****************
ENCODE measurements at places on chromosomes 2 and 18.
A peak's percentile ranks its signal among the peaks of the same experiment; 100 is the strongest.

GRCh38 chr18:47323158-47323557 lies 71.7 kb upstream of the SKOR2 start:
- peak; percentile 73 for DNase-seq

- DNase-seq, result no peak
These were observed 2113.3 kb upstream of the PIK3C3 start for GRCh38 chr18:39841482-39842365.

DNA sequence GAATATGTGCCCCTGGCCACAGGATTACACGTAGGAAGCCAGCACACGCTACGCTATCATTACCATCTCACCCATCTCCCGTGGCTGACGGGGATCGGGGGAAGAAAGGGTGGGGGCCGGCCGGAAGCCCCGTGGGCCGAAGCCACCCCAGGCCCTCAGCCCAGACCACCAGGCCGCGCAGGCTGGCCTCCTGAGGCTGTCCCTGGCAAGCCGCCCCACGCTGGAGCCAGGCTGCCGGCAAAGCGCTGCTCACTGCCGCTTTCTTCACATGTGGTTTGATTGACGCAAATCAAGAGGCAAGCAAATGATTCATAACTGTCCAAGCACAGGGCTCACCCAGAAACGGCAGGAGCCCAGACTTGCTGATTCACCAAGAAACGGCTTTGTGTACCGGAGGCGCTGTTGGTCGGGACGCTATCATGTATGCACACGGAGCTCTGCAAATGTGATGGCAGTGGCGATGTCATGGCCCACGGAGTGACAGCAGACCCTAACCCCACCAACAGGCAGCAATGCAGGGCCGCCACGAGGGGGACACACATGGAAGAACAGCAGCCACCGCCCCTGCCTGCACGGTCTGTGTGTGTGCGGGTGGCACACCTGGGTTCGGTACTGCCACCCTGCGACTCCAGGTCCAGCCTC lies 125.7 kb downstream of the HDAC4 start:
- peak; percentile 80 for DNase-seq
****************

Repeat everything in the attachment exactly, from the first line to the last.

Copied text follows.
ENCODE measurements at places on chromosomes 2 and 18.
A peak's percentile ranks its signal among the peaks of the same experiment; 100 is the strongest.

GRCh38 chr18:47323158-47323557 lies 71.7 kb upstream of the SKOR2 start:
- peak; percentile 73 for DNase-seq

- DNase-seq, result no peak
These were observed 2113.3 kb upstream of the PIK3C3 start for GRCh38 chr18:39841482-39842365.

DNA sequence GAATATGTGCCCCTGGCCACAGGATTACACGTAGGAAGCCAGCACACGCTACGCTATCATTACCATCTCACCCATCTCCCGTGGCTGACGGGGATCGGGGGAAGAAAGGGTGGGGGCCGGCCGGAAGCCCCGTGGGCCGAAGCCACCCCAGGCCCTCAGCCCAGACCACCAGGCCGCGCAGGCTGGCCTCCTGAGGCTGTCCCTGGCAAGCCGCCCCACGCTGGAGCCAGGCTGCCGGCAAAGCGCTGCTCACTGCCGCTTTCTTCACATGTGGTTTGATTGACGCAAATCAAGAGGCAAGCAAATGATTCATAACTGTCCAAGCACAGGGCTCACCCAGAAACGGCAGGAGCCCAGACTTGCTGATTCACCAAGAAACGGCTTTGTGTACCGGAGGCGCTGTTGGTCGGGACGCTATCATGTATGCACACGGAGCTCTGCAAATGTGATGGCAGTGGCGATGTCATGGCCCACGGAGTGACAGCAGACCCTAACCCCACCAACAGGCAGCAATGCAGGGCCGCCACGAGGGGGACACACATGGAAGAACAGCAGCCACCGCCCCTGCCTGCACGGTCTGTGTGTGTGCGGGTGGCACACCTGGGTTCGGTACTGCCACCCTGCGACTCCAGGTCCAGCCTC lies 125.7 kb downstream of the HDAC4 start:
- peak; percentile 80 for DNase-seq